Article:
Watched a mythbusters recently about the hero's in movies diving underwater to avoid gunfire. The bullets were penetrating ballistic gel much deeper than the movie heros swam.

                          Makes me wonder. If you could mount a rail gun powerful enough in an aircraft and then fire down into the sea to penetrate the hull of a submarine. Probably not one at 900 ft but it could certainly get those in coastal waters.
                          Yeah but it'd have to be perfectly perpendicular because if you noticed the supersonic weapons at an angle shred themselves before they get a few feet into the water.

                          Which made me wonder about SPR, though the bullets could have slowed down enough to make it.

                          ANyways railguns are the next logical step I think, and eventually they can probably make it to toss explosive rounds much further than anything conventional with less space required, or the same space for more ammo. It does make a deadly anti-ship weapon though.... Now after they can perfect this, they'll have to perfect the targeting methods as well.
                          The meeting of two personalities is like the contact of two chemical substances: if there is any reaction, both are transformed. -Carl Jung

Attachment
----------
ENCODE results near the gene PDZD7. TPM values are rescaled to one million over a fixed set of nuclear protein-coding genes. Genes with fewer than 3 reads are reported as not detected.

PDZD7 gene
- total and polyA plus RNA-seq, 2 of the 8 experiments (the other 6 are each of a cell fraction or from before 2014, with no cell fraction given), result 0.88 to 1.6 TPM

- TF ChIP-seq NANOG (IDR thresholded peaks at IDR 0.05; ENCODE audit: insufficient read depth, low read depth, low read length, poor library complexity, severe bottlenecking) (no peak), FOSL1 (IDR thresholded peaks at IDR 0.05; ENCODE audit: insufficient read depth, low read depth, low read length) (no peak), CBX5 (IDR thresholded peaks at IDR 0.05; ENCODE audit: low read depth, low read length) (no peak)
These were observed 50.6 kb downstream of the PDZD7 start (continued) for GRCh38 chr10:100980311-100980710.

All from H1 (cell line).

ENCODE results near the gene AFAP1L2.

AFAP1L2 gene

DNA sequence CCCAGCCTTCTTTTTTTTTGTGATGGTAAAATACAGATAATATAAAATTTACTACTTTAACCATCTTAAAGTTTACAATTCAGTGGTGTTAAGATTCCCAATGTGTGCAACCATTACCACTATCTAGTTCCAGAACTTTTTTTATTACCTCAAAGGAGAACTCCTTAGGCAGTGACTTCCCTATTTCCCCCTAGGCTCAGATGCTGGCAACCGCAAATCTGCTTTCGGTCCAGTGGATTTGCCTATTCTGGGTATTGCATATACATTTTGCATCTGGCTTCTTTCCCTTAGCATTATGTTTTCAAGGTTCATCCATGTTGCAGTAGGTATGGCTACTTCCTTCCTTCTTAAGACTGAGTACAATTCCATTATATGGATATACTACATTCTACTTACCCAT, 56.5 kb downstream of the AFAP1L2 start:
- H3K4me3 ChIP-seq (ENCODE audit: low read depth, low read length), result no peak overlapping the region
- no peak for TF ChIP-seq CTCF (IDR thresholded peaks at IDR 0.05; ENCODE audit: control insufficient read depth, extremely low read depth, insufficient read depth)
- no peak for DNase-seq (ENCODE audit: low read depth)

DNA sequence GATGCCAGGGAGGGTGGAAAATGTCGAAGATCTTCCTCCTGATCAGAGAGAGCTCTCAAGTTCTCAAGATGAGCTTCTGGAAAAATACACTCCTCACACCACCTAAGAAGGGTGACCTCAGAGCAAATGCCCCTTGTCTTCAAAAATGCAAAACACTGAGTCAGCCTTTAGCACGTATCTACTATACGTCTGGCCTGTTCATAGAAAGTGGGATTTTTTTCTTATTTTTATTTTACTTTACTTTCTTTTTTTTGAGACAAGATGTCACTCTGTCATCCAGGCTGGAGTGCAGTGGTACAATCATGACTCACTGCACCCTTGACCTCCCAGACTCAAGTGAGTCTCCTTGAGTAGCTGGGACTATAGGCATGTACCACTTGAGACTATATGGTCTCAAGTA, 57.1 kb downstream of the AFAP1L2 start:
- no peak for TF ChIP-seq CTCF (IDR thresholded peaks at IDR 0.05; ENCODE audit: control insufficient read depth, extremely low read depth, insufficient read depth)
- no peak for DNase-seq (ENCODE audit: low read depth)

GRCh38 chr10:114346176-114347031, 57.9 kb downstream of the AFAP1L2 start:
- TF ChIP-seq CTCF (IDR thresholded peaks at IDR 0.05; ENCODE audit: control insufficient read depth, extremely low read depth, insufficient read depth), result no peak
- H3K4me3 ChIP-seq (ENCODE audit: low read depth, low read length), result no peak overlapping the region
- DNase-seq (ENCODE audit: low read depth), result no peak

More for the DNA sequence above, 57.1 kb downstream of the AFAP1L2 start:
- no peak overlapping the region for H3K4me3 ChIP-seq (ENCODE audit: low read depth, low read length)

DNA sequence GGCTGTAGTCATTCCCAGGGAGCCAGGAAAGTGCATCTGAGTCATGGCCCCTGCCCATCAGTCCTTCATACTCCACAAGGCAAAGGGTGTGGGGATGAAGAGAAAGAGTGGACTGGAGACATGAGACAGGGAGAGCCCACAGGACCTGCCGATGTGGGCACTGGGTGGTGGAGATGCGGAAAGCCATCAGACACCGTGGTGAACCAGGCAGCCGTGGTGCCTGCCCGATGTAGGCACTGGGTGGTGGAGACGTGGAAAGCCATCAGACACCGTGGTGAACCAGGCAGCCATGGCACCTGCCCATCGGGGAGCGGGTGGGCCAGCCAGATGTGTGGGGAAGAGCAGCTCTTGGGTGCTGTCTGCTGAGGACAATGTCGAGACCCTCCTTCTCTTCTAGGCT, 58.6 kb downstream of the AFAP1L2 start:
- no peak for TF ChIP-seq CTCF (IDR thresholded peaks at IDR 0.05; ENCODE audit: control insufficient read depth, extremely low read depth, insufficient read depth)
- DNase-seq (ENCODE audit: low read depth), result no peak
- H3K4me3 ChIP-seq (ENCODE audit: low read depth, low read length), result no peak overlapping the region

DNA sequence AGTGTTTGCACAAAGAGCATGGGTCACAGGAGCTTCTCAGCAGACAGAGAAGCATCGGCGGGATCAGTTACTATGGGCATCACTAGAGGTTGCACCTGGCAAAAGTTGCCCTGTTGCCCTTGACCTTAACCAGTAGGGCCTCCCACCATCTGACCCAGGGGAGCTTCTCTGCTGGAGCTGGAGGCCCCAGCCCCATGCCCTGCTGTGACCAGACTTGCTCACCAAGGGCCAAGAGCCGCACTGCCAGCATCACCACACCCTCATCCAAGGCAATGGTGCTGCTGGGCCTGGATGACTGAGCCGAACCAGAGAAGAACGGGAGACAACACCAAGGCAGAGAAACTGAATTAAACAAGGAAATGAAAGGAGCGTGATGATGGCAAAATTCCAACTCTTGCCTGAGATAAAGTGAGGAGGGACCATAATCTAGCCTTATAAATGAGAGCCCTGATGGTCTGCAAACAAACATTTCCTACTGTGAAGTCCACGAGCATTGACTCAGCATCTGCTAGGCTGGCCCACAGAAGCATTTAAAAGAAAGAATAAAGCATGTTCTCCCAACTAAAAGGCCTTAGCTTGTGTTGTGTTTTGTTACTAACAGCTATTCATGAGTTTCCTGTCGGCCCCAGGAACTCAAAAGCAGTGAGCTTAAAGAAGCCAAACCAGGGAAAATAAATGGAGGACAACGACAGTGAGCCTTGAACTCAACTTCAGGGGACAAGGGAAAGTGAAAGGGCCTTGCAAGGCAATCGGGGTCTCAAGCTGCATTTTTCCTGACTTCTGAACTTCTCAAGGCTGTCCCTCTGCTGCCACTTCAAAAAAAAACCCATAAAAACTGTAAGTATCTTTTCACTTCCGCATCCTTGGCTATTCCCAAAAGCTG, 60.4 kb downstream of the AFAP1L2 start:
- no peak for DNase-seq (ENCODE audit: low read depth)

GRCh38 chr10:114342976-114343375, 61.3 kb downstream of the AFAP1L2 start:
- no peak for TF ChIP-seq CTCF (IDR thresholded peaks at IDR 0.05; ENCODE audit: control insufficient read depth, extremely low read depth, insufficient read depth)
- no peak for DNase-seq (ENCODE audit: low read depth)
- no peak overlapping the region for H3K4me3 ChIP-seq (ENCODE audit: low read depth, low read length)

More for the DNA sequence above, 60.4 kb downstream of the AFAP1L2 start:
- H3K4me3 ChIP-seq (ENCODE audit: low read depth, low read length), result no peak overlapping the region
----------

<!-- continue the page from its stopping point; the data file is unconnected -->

Hell is other people. -Jean-Paul Sarte

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                          • #14
                            Originally posted by bass_man86 View Post
                            I believe that I can speak with some authority on this subject, as I was actually at the Dahlgren facility last week, and I visited the test lab. Additionally, I have written extensively about the weapon as part of my job.

                            Without giving away classified information, or going into the "for official use only" realm for that matter, yes, the biggest concerns are the power requirements, but those are surmountable. The rail gun is not intended to replace conventional powder actuated weapons, yet. It is however intended to give the US Navy a capability which it has lacked since the decommissioning of battleships; the ability to truly provide Naval Gunfire Support to the Marine Corps, at ranges that are above and beyond any weapon that was available in the past, including the main batteries on battleships. I was highly impressed with what the rail gun can do now, and with what it will be able to do once it is actually placed onboard ship.

                            hello mario, and welcome to the forums...what you have posted sounds very interesting, i have no doubt your expertise can really help this thread, and look forward to hearing your thoughts on this excitng development...cheers

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                            • #15
                              I doubt that naval captains will great any weapon with much enthusiasm if it requires them to give up speed and mobility in order to fire it.

                              I agree with MonsterZero - conventional artillery remains the most viable weaponry at the present time.
                              Quis Custodiet Ipsos Custodes? Who is watching the watchers?